The ones and zeros of binary can not only represent any integer but also any form of data. Text can be stored on computers as binary numbers by assigning each letter, punctuation mark, or symbol a unique number. One early such scheme for this was ASCII, the American Symbolic Code for Information-Interchange. In ASCII, a capital letter "A" is represent by the number 65 (or 1000001 in binary), a "?" question mark is represented by the number 63, and the numeral 7 is represented by the number 55. The string 'Hello' is stored as the numbers 72, 101, 108, 108, and 111. When combined one after the other, this appears as a stream of binary: 10010001100101110110011011001101111.

Wow! Just like in those hacker movies!

However, these don't make sense without knowing how many digits are in each number. Representing 'Hello' in decimal as 72101108108111 is confusing because you wouldn't know if the first letter was represented by 7, 72, or 721. We can solve this by always using three digits for each letter and adding the leading zeros where needed: 72 becomes 072. The fifteen digits of 072101108108111 can be evenly split up into five groups of three digits each to represent the five letters. The same can be done in binary, where one byte (or eight bits) represents each letter. With the leading zeros, 'Hello' becomes 0100100001100101011011000110110001101111, as shown in this figure:

Large numbers can be tedious to write in binary, so programmers often view binary information in base-16 or hexadecimal. The numerals of hexadecimal (or simple, hex) range from 0 to 9, and then continue with the first six letters A to F like in the following table:

DecimalHexadecimalBinary        DecimalHexadecimalBinary

The single hex digit A represents the number ten, B represents eleven, and so on up to F, which represents 15. After this, we add another hexadecimal digit: the hexadecimal number 10 represents decimal 16. Python's hex() and int() functions convert between decimal and hexadecimal. Enter the following into the interactive shell:

>>> hex(42)  # Convert decimal to hex
>>> int('0x2a', 16)  # Convert hex to decimal
>>> int('0x2A', 16)  # Convert hex to decimal
>>> int('2A', 16)  # Convert hex to decimal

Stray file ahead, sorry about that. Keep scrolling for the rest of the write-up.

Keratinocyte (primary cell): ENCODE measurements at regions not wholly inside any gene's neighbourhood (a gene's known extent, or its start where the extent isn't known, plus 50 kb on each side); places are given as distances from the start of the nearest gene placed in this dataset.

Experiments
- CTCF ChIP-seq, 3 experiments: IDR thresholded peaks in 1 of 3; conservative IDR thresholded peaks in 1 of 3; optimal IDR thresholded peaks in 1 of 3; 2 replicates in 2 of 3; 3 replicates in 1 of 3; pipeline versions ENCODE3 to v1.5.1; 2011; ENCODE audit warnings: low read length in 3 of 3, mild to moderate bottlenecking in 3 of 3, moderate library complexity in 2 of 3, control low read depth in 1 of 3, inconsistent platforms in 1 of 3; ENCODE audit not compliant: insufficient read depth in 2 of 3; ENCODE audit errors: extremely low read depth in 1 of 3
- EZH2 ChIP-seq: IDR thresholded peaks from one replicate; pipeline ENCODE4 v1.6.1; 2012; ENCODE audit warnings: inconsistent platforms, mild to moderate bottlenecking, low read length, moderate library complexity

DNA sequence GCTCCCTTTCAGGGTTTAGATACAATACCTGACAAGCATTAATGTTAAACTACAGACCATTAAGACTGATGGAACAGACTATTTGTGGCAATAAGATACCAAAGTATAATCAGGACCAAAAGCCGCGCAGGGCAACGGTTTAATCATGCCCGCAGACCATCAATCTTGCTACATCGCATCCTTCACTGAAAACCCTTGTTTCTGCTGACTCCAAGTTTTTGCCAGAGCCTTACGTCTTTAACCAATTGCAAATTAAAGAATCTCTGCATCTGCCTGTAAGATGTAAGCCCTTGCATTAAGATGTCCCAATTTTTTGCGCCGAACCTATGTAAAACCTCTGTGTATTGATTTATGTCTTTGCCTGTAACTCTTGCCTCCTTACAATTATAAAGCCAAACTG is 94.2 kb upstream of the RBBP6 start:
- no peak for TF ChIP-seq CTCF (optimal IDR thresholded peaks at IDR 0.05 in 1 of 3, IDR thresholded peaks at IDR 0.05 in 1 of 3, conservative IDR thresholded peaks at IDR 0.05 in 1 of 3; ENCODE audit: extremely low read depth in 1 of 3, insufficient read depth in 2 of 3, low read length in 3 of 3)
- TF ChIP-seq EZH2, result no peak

The hex() function returns strings with a '0x' prefix to mark it as a hexadecimal number. The 16 argument tells the int() function that '2a' is written in base-16 hexadecimal.

The 'Hello' string can be shown in 40 binary digits, 0100100001100101011011000110110001101111, or more compactly with 10 hexadecimal digits, 48656c6c6f. This form is more convenient for programmers to read, and software called hex editors can display the binary data of a file this way.

ASCII was developed before the internet made international communication commonplace. It doesn't have numbers reserved for, say, Chinese characters. It's not just an encoding for English, but American English: the number 36 for the "$" dollar sign but no number for the British pound symbol. These issues were solved with Unicode Standard. Specifically, the UTF-8 encoding of the Unicode Standard uses one to four bytes to represent any possible character. UTF-8 is also backwards compatible with ASCII: 65 is a capital A in ASCII and UTF-8.

Python's ord() function takes a single-character string and returns the integer of its assigned Unicode code point. Python's chr() function does the opposite, taking an integer and return a single-character string of that number's assigned Unicode character. In this way, all text can be represented as numbers, and all numbers can be stored on computer hardware in binary form.

Engineers need to invent a way to encode each form of data as numbers. Photos and image are broken up into a two-dimensional grid of colored squares called pixels. Each pixel can use three bytes to represent how much red, green, and blue its color contains. Chapter 19 of Automate the Boring Stuff with Python covers image data in more detail. But for a short example, the numbers 255, 0, and 255 could represent a pixel with the maximum amount of red and blue but no green, resulting in a purple pixel.

Sound is made up of waves of compressed air that reach our ears, which our brains interpret as audio sensation. We can graph the intensity and frequency of these waves over time. The numbers of this graph can then be converted to binary numbers and stored on a computer, which can later control speakers to reproduce the sound. This is a simplification, but this is how binary numbers are stored in audio files such MP3s.

The data for several images combines with audio data to store videos. All forms of information can be encoded into numbers, converted into binary numbers, and then stored on computer hardware. There is, of course, a great deal more to it than this, but this is how ones and zeros represent the wide variety of data in our information age.